In the 1994 film “Forrest Gump,” the titular character, played by Tom Hanks, had a knack for being present at important moments in history. For example, he teaches dance moves to a young Elvis Presley, meets President John F. Kennedy with the University of Alabama football team, is interviewed on The Dick Cavett Show next to John Lennon, meets President Richard Nixon and reports the Watergate burglars to the police.

Former President Donald Trump, in this way, is getting Forrest Gumped.

Thanks to the ease with which people can use artificial intelligence to manipulate images, Trump is appearing on social media in a variety of settings in which he hasn’t appeared in real life, with artful airbrushing that renders him decades younger than he is.

The most recent images are being created by Brigitte Gabriel, a Trump supporter who is sprinkling her Twitter timeline with images showing the former president in military settings, standing with a lion, and in other powerful poses. There are also images of a tuxedo-clad Trump playing a grand piano, and holding a cross, his head backlit by what appear to be heavenly rays of light. He’s also been depicted as a founding father.

Gabriel, who has nearly 877,000 followers and has called Trump “the most masculine person to ever occupy the White House,” is not the first, of course, to depict the 45th president in such a positive, albeit fictionalized, light.

Painters Andy Thomas and Jon McNaughton have “Gumped” Trump, too, putting him in extraordinary company — sharing laughs and drinks with former Republican presidents (including Ronald Reagan and Abraham Lincoln), carved into Mount Rushmore, and playing the drum in a revision of the famous “Spirit of 1776” painting.

In some ways, the images are evocative of actual photographs of Vladimir Putin, shown shirtless while sunbathing, fishing, swimming and horseback riding. Photographs have also been released of Putin doing judo, riding a snowmobile and hunting a whale.

Similarly, North Korea periodically releases photos of Kim Yong Un riding a white horse. Ronald Reagan was a skilled horseman who once rode with Queen Elizabeth. Photographs that show physical competency are an innocent way of boosting a leader’s image, if they are real and don’t devolve into widespread mockery as some of Putin’s images have.

But what are we to make of the AI images of Trump? Are they ethically problematic or simply fun?

Peter Loge, founding director of the Project on Ethics in Political Communication at The George Washington University, said the ennobling Trump photos “appear to be a mix of hyperbole and deception.”

He noted that the American Association of Political Consultants compares these sorts of images, called deepfakes, to “false and misleading statements.” The PR Council similarly recently wrote, ”Do not use generative AI to create or spread deepfakes, nor misinformation or disinformation.”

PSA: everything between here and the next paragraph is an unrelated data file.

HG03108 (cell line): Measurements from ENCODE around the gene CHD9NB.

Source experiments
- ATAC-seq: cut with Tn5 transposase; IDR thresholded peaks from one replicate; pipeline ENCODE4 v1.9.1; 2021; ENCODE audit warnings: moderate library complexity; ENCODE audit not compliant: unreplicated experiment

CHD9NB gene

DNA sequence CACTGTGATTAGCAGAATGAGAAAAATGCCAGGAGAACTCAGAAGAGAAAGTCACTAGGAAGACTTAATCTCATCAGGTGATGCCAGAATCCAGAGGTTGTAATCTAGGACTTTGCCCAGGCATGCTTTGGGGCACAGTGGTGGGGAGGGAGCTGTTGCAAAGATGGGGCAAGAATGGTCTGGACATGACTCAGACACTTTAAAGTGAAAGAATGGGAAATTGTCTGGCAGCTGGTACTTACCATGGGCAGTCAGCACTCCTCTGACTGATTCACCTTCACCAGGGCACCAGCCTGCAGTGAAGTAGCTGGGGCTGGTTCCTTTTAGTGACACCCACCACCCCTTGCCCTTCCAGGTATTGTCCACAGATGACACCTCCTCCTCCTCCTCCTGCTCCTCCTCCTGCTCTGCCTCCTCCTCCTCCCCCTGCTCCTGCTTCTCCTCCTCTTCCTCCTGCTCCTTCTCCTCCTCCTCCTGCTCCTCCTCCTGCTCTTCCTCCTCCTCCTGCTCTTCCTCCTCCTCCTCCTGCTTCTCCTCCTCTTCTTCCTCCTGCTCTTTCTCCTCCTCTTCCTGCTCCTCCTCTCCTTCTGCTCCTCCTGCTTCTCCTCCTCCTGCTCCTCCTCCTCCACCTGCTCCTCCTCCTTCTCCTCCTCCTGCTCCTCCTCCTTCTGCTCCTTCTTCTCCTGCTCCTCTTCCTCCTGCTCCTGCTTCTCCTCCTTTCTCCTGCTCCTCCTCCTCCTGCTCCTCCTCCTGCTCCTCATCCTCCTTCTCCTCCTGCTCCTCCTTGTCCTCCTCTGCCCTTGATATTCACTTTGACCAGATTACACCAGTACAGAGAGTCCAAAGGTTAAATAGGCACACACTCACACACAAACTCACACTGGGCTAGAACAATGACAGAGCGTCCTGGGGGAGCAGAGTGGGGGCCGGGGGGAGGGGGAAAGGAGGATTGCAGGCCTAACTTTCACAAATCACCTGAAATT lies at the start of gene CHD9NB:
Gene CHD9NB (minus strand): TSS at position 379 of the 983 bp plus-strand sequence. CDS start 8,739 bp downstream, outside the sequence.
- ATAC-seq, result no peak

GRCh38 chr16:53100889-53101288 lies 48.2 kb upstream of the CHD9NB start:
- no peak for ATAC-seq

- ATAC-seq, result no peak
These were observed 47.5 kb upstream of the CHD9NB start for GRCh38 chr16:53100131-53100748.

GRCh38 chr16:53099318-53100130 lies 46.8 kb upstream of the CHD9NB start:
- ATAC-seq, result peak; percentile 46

If there is an “intent to deceive” in an ad, Loge said in an email, the ad is out of bounds.

But these images aren’t being used in an ad or by a campaign. No one believes Trump played the drum in 1776, and it’s been widely publicized that he did not serve in the military.

Still, no, Loge said. “The pictures are deceptive, or at least deceptive enough to raise questions. If something is borderline ethical, if you have to explain why something is technically OK, then maybe try to find another approach. If you have to explain a joke, the joke probably isn’t funny. If you have to explain why something isn’t unethical, you should probably do something else.”

Of course, the people who generated the fake mug shots of Trump before his indictment — and the deepfake images of Trump trying to evade arrest — are doing something worse. While the technology may be the same, using AI to create and disseminate harmful images of someone — whether in deepfake pornography or politics — is not the same as creating images that glamorize someone and posting them on Twitter.

Of all the threats posed by AI, surely Donald Trump, accomplished pianist, isn’t the most concerning.

The military portrayals, however, gave even some staunch Trump supporters pause. Some said the images amount to “stolen valor” even though it wasn’t Trump himself doing the stealing.

Others said that it doesn’t speak well of Trump that his supporters think they need fake photos to make his case.

The fact is, unless we have a personal audience with a politician or the pope, we don’t have the full picture of what they really look like, how well they speak or navigate stairs. Aides and handlers, makeup artists and hair stylists are all paid to put the best face on public figures (and their spouses), and sometimes it’s a matter of guesswork as to what the public will like — or believe. (Who knew that a deepfake of Pope Francis wearing a puffy white Balenciaga coat would enchant the world?)

Writing for The New York Times about AI, Ezra Klein said, “We can plan for what we can predict ... What’s coming will be weirder.”

By that, Klein meant weirdness as a startling deviation from norms, not the weirdness of cowboy Trump, or Putin riding a bear, or the RNC putting out an AI-generated video in response to Joe Biden’s re-election announcement. These sorts of things, at this stage, are simply fantastical, maybe not yet dangerous, but also not necessarily benign. They are like growths the doctor says we should keep an eye on. They might be fine. They might not.

Seeing is no longer believing, that much is clear.